Impact of public health emergencies on modern disaster taxonomy, planning, and response

Frederick M. Burkle, P. Gregg Greenough

Research output: Contribution to journalArticlepeer-review

Abstract

Current disaster taxonomy describes diversity, distinguishing characteristics, and common relations in disaster event classifications. The impact of compromised public health infrastructure and systems on health consequences defines and greatly influences the manner in which disasters are observed, planned for, and managed, especially those that are geographically widespread, population dense, and prolonged. What may first result in direct injuries and death may rapidly change to excess indirect illness and subsequent death as essential public health resources are destroyed, deteriorate, or are systematically denied to vulnerable populations. Public health and public health infrastructure and systems in developed and developing countries must be seen as strategic and security issues that deserve international public health resource monitoring attention from disaster managers, urban planners, the global humanitarian community, World Health Organization authorities, and participating parties to war and conflict. We posit here that disaster frameworks be reformed to emphasize and clarify the relation of public health emergencies and modern disasters. (Disaster Med Public Health Preparedness. 2008;2:192-199)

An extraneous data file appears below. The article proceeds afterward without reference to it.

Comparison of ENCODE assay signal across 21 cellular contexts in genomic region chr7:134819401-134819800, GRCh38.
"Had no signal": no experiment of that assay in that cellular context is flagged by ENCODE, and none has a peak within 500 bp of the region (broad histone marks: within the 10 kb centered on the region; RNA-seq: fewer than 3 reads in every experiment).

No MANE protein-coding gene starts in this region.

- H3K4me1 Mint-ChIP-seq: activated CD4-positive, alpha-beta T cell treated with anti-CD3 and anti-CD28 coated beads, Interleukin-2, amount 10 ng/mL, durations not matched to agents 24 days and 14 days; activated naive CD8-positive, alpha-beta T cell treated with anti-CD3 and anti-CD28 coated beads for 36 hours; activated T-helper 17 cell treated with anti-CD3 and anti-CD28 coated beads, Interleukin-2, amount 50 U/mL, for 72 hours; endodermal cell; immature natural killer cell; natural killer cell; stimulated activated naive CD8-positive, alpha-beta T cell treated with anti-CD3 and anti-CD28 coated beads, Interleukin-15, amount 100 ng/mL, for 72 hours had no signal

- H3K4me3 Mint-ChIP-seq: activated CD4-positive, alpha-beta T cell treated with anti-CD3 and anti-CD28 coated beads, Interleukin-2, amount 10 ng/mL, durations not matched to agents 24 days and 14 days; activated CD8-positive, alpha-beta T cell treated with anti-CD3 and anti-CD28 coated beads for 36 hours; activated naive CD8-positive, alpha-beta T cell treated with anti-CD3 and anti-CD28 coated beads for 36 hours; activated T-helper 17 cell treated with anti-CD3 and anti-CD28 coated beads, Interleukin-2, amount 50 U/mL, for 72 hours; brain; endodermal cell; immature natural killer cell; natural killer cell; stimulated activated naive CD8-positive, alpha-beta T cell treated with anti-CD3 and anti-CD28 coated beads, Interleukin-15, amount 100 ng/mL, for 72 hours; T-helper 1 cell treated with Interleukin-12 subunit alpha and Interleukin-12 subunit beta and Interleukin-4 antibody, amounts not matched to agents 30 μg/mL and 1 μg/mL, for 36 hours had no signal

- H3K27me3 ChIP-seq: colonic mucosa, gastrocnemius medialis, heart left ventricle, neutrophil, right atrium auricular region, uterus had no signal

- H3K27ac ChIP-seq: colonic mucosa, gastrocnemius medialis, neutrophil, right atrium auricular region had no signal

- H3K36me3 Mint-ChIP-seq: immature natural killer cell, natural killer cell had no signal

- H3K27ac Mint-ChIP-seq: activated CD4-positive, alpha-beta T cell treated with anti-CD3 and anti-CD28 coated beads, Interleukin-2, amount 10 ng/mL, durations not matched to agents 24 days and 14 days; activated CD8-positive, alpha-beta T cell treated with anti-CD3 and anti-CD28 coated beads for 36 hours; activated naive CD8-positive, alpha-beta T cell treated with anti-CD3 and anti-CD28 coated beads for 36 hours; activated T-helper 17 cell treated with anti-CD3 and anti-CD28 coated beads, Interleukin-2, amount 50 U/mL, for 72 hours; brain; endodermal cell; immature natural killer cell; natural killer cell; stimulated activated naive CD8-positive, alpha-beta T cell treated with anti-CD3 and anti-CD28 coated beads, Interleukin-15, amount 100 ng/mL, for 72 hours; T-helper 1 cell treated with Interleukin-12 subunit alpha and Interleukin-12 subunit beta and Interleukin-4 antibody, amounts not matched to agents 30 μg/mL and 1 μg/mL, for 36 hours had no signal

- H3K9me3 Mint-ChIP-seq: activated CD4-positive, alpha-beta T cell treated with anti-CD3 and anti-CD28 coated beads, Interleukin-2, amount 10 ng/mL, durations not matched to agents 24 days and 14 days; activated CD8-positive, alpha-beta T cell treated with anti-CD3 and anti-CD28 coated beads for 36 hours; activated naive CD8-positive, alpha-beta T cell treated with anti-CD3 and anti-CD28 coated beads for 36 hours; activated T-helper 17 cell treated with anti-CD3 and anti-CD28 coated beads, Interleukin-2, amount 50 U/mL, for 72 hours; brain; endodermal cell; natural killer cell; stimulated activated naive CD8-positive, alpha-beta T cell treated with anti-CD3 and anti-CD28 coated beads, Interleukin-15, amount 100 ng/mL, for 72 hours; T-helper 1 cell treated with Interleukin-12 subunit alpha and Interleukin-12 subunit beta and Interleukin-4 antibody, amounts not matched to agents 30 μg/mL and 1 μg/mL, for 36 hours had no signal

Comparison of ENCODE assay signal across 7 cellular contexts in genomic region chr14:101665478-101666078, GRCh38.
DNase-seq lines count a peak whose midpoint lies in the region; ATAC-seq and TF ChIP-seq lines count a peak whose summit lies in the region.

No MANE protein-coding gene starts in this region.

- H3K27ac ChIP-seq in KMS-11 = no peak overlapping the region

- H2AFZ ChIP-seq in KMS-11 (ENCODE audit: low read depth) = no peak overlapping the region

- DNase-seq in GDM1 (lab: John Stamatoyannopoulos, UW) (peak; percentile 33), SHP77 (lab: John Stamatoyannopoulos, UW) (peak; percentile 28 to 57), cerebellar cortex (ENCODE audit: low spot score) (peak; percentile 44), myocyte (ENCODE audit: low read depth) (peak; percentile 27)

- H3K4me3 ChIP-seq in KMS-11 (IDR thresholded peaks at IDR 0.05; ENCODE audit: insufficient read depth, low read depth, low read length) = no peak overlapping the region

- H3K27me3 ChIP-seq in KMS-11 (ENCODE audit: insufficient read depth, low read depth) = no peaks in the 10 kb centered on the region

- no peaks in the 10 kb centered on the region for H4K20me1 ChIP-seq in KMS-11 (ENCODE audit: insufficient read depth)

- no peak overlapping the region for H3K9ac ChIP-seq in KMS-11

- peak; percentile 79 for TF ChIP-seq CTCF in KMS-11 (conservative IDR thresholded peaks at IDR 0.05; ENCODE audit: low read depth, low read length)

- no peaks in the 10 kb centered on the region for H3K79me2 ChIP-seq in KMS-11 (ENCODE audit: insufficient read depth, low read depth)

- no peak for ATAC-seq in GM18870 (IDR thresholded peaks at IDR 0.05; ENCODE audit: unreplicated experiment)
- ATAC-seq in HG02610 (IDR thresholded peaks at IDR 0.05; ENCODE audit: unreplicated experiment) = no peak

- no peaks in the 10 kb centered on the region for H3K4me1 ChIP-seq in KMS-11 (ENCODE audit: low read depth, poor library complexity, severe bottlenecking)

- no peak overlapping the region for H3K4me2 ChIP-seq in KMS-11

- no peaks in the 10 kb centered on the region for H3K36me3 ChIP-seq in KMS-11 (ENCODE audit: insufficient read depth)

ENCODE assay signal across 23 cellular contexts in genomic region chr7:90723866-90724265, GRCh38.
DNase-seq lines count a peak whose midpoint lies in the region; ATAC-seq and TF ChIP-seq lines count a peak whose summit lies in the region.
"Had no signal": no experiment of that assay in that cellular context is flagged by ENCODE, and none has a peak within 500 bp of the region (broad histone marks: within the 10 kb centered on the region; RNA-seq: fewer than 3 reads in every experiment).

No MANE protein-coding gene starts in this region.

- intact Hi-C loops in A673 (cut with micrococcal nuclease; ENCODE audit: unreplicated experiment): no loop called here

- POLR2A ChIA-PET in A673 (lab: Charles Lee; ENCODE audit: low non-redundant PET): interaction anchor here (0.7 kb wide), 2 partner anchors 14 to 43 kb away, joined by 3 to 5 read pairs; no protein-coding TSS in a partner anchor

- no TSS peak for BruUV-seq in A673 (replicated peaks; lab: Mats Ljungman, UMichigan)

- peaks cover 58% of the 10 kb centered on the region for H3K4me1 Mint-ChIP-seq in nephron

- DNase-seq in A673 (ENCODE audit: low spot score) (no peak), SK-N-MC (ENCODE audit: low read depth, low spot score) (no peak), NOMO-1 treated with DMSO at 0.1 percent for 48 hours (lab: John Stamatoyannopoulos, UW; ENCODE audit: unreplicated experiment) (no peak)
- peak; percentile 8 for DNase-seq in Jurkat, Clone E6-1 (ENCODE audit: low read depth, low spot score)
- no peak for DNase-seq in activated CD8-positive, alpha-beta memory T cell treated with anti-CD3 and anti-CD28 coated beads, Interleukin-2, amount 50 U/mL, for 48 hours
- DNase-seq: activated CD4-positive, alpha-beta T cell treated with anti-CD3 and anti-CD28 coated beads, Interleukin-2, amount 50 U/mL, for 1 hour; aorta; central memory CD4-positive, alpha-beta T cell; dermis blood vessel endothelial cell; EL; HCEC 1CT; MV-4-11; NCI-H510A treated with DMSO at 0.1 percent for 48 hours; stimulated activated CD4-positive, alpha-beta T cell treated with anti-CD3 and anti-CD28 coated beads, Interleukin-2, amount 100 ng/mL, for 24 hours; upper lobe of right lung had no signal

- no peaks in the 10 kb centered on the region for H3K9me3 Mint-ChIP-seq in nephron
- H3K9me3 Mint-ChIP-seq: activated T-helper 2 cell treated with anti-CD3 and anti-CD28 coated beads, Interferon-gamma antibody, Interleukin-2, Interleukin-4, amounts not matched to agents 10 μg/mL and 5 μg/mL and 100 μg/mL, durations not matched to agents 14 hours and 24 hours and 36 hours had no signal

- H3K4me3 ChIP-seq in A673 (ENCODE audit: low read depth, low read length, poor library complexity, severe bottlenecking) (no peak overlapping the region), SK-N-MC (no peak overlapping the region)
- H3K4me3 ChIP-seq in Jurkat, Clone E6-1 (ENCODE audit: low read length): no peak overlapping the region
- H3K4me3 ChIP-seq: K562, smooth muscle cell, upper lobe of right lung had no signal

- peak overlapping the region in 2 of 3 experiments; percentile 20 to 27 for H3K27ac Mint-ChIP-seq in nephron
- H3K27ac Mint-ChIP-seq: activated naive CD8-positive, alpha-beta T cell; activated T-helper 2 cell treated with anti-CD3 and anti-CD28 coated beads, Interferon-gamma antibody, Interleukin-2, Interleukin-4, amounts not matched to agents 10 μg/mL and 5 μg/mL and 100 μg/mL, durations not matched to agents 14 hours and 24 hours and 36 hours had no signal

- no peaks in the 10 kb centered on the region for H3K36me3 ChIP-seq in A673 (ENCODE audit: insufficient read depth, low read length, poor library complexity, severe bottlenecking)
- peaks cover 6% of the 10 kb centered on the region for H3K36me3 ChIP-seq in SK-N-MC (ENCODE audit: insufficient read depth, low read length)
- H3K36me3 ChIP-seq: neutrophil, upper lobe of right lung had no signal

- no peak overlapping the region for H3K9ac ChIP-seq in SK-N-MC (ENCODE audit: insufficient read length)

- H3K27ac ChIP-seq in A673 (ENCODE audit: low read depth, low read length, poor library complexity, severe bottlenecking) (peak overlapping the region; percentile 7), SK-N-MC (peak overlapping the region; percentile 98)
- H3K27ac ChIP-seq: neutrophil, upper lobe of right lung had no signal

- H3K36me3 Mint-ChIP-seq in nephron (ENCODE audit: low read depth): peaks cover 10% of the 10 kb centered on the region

Original languageEnglish (US)
Pages (from-to)192-199
Number of pages8
JournalDisaster medicine and public health preparedness
Volume2
Issue number3
DOIs
StatePublished - Oct 1 2008
Externally publishedYes

Keywords

  • Disaster and war mortality and morbidity
  • Disaster classification and taxonomy
  • Disaster planning and management
  • Public health emergencies
  • Public health infrastructure and systems
  • Terrorism

ASJC Scopus subject areas

  • Public Health, Environmental and Occupational Health

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